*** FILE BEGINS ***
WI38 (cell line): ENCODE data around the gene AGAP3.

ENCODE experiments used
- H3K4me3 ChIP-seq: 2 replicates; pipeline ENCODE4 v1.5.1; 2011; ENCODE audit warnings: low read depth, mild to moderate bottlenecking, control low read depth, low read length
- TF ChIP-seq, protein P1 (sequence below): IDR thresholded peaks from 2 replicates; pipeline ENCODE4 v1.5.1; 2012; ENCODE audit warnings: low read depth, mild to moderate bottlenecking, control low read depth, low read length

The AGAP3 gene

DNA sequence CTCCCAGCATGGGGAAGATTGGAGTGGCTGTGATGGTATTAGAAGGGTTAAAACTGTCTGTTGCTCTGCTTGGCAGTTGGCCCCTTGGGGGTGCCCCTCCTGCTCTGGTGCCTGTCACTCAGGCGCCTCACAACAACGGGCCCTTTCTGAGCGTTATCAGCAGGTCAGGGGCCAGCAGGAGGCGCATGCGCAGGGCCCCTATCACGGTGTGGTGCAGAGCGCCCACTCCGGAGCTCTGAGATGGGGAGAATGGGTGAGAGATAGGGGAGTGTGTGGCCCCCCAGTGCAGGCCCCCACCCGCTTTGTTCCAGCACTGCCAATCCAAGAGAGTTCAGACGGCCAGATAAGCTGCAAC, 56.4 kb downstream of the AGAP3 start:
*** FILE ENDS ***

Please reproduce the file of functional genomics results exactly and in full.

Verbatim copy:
WI38 (cell line): ENCODE data around the gene AGAP3.

ENCODE experiments used
- H3K4me3 ChIP-seq: 2 replicates; pipeline ENCODE4 v1.5.1; 2011; ENCODE audit warnings: low read depth, mild to moderate bottlenecking, control low read depth, low read length
- TF ChIP-seq, protein P1 (sequence below): IDR thresholded peaks from 2 replicates; pipeline ENCODE4 v1.5.1; 2012; ENCODE audit warnings: low read depth, mild to moderate bottlenecking, control low read depth, low read length

The AGAP3 gene

DNA sequence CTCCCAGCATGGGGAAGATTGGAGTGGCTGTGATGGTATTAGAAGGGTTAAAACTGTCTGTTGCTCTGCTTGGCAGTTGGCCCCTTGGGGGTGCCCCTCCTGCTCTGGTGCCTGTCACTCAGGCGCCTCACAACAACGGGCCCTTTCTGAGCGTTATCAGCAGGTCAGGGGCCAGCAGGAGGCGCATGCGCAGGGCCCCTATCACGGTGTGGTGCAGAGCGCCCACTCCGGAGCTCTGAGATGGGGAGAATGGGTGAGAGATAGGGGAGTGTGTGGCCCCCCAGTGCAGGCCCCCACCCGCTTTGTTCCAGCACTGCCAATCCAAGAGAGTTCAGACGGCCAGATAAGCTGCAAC, 56.4 kb downstream of the AGAP3 start: